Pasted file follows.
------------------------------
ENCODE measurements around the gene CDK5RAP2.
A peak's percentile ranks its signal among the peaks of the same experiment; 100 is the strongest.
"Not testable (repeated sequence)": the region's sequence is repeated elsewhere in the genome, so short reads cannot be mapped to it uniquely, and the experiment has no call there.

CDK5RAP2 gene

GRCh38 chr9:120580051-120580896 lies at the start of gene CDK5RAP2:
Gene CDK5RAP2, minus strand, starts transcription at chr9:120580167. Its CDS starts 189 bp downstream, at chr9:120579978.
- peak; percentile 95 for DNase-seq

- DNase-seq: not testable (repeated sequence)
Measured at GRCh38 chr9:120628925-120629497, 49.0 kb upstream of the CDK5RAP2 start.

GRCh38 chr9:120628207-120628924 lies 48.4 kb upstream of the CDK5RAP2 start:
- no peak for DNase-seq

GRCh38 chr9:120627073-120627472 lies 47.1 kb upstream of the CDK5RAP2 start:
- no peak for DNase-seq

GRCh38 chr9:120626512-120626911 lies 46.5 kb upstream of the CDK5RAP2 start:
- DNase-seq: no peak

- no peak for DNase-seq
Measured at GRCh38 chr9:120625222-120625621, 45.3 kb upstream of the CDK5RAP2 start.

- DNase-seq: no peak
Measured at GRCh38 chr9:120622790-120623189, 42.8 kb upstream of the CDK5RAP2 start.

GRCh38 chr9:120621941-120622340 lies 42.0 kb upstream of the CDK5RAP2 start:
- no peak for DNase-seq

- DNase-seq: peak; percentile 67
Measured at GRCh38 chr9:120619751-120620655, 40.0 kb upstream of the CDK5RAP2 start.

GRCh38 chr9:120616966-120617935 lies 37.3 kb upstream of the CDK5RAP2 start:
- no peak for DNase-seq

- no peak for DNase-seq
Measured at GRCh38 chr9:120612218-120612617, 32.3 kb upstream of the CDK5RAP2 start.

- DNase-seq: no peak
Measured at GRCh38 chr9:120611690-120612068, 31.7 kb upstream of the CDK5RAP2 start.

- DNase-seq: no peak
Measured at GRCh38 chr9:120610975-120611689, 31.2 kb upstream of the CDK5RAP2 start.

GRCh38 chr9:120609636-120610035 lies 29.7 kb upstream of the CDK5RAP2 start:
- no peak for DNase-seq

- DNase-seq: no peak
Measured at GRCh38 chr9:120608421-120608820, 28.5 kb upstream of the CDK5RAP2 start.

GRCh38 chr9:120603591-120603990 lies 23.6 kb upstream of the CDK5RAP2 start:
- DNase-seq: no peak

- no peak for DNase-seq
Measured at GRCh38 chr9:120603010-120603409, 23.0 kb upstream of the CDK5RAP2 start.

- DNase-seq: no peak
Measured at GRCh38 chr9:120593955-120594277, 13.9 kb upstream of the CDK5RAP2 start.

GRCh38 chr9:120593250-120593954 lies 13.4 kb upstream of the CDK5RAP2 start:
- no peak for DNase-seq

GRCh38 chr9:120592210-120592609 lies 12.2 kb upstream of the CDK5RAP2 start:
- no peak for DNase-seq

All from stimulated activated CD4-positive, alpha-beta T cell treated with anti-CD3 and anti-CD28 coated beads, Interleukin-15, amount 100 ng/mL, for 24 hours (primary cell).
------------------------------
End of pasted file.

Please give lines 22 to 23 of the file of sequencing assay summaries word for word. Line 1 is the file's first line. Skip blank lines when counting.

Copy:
- DNase-seq: peak; percentile 67
Measured at GRCh38 chr9:120619751-120620655, 40.0 kb upstream of the CDK5RAP2 start.